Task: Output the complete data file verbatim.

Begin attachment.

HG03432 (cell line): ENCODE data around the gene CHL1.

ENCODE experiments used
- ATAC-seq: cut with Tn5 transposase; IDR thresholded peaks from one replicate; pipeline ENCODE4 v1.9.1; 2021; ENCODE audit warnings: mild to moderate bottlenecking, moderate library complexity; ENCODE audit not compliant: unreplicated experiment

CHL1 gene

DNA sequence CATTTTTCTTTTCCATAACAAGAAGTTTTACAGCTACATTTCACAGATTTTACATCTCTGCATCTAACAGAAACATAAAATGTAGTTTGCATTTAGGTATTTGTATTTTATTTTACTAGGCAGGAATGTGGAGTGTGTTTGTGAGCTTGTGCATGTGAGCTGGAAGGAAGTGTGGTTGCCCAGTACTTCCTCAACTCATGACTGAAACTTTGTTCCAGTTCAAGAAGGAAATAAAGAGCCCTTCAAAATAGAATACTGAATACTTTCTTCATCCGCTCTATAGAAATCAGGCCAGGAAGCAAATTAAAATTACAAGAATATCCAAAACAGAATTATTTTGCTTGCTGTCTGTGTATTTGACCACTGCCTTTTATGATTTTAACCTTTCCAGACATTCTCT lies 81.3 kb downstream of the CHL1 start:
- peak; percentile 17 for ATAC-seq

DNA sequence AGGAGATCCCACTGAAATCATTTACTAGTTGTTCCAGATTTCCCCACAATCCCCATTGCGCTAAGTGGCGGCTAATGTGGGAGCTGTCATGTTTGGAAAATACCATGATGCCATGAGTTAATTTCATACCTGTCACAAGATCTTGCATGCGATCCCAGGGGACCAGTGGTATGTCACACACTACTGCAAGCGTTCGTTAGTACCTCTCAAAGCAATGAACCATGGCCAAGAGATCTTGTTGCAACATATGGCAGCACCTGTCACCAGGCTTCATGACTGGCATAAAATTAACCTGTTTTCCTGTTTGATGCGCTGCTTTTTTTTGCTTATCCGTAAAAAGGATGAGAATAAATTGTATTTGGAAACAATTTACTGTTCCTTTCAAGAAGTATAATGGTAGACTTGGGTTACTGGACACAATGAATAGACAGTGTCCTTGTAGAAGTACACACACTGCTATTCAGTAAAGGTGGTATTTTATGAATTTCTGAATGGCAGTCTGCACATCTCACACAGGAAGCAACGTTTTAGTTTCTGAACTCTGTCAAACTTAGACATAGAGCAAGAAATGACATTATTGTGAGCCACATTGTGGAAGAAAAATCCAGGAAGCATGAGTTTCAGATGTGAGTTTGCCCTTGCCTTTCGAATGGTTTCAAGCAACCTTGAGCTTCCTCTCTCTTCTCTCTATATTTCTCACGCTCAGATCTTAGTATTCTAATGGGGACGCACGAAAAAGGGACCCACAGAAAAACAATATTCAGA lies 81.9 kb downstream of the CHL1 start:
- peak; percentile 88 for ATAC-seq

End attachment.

HG03432 (cell line): ENCODE data around the gene CHL1.

ENCODE experiments used
- ATAC-seq: cut with Tn5 transposase; IDR thresholded peaks from one replicate; pipeline ENCODE4 v1.9.1; 2021; ENCODE audit warnings: mild to moderate bottlenecking, moderate library complexity; ENCODE audit not compliant: unreplicated experiment

CHL1 gene

DNA sequence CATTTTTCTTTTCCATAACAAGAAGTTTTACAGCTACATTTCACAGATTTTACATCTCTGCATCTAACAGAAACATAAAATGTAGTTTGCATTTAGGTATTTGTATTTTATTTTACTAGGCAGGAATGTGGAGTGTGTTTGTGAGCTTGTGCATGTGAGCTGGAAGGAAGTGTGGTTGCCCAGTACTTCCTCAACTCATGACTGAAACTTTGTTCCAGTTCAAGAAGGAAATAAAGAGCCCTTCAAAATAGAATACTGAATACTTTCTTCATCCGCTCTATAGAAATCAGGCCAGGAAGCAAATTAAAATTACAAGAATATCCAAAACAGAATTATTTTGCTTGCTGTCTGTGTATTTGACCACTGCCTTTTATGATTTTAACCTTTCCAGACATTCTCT lies 81.3 kb downstream of the CHL1 start:
- peak; percentile 17 for ATAC-seq

DNA sequence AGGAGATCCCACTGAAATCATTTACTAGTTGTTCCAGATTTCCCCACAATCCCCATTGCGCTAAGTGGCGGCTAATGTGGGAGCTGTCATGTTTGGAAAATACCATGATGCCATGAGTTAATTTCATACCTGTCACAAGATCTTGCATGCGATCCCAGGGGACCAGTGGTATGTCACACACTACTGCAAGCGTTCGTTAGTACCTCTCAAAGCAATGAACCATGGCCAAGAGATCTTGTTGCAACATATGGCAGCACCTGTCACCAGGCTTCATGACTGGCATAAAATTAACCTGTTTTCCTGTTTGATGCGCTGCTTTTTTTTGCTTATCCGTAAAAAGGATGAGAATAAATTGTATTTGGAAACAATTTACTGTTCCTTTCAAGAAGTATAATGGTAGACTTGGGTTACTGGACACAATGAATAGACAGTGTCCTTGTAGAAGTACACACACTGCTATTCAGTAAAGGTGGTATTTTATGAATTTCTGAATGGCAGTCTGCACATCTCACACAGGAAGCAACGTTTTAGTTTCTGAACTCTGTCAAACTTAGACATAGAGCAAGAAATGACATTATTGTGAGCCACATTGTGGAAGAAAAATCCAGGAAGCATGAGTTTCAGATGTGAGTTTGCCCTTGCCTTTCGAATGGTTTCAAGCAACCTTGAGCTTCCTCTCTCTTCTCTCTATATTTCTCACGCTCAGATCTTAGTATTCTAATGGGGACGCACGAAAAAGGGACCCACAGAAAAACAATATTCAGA lies 81.9 kb downstream of the CHL1 start:
- peak; percentile 88 for ATAC-seq